|Scooped by Clint Broadhead|
In the early 1930s, the Utah-Idaho Sugar Company acquired the old Opera House and Social Hall in St. George for use as a sugar processing plant.
The US Department of Agriculture created a sugar beet variety in the late 1928s, known as "U.S. No. 1." Using a newly discovered overwintering technique for growing sugar beets for seed by the USDA and the New Mexico Agricultural Experiment Station, seed production plots were grown in 1930 in New Mexico, Hemet, California, and St. George. Very limited quantities of this seed were available for the 1931 growing season - only 5 acres were grown in Washington County. Larger volumes of seed were available for the 1934 season, and it was in heavy use by 1935.
In 1934, they build another building in that complex which was labeled Warehouse No. 3 and was where the seed was stored. There were 15 bins which each held 80,000 to 130,000 pounds of seed. From the bins, the seed was put into three sizes of bags, 20, 25, and 50 pounds and then stored until it was shipped.
By 1935, Utah-Idaho Sugar was planting 650 acres of beets for seed in St. George and Moapa, Nevada, with an additional 150 acres (0.61 km2) in Hemet, California and 80 acres (320,000 m2) in Victorville, California. They produced 2,000,000 pounds of seed in 1936.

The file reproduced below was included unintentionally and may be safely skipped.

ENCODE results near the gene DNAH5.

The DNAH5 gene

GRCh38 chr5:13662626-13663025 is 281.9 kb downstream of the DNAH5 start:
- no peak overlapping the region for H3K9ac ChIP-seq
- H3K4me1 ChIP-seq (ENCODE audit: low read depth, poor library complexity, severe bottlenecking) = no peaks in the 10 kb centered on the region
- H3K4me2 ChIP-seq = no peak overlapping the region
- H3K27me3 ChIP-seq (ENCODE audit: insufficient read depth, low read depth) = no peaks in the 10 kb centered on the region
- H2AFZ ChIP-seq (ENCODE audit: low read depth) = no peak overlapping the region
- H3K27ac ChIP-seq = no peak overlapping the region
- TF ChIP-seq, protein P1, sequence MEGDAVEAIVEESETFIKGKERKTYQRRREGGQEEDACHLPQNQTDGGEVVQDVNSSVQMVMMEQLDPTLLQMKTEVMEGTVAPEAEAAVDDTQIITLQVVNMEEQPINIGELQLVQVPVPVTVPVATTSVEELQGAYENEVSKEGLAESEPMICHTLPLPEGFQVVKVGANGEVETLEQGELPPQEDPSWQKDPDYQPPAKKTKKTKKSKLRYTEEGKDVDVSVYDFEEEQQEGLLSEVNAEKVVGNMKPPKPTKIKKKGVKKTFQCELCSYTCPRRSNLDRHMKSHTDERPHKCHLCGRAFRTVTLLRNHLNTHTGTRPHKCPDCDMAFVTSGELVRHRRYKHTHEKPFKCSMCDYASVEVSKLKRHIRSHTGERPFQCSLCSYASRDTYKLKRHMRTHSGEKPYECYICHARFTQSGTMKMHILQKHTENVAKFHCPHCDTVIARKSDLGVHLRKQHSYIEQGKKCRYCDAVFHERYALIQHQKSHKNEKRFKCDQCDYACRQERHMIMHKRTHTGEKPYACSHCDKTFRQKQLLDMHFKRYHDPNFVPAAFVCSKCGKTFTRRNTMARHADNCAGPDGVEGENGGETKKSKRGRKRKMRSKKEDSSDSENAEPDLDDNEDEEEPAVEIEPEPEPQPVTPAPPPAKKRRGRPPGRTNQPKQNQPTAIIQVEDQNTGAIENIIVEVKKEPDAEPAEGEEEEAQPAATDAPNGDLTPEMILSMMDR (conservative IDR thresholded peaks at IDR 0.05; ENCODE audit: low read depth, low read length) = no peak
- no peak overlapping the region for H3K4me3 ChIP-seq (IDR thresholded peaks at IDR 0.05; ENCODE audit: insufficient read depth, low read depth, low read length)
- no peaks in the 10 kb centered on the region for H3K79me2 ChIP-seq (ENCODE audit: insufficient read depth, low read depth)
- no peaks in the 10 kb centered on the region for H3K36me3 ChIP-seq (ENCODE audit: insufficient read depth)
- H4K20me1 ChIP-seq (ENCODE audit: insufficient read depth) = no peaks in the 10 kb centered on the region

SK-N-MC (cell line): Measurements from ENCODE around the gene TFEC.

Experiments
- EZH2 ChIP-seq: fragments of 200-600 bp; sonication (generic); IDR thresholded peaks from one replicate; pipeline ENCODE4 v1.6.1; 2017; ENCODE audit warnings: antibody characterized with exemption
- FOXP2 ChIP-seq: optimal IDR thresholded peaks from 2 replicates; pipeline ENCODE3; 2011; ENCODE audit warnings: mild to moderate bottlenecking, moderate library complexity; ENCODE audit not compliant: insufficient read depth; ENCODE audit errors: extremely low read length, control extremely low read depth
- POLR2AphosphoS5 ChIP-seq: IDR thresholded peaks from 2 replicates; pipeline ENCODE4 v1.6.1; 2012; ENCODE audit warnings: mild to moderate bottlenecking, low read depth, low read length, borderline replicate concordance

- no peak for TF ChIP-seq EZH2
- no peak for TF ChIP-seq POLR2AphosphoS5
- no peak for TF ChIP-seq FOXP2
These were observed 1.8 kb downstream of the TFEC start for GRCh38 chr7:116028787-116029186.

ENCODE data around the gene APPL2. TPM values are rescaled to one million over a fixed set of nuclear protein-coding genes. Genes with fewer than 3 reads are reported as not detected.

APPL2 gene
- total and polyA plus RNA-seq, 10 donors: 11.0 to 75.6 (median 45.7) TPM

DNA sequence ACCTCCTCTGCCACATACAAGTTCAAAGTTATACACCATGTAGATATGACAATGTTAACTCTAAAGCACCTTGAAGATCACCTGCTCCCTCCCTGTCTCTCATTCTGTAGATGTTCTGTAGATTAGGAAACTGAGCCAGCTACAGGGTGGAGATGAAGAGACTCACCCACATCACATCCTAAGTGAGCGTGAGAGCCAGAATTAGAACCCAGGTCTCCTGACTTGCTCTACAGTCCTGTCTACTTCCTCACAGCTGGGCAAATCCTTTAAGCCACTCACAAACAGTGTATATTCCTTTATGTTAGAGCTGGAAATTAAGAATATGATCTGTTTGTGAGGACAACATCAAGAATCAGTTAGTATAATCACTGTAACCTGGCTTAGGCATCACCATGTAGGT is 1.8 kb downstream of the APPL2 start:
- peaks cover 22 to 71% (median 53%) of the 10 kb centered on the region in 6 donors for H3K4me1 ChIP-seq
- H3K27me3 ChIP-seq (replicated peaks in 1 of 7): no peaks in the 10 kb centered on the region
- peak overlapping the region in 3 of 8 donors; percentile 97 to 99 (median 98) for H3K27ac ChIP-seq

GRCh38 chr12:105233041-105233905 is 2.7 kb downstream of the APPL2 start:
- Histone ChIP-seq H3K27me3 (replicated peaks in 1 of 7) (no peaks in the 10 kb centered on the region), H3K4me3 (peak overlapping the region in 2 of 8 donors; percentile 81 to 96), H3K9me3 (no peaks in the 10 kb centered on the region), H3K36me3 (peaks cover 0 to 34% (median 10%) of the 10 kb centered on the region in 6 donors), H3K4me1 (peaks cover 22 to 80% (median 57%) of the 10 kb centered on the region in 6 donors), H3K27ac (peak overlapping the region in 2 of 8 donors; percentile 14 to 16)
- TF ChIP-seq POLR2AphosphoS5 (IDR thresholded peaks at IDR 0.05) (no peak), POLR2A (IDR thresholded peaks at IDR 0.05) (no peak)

By 1966, nearly all the sugar beet seed used by Utah-Idaho Sugar came from the beet seed processing plant at St. George.
Utah-Idaho Sugar Company changed its name to simply "U and I" in 1975. By this time, it had moved into potato production and was reducing its sugar operations.
In the late 1970s, market conditions were such that U and I closed all its factories in Utah and abandoned the production of sugar. The U&I brand disappeared from store shelves. The plant in St. George was shut down in 1979. The three buildings were eventually sold to the City of St. George. The main seed processing building was returned to its original function of the St. George Opera House. Warehouse No. 3 was remodeled and became the St. George Art Museum.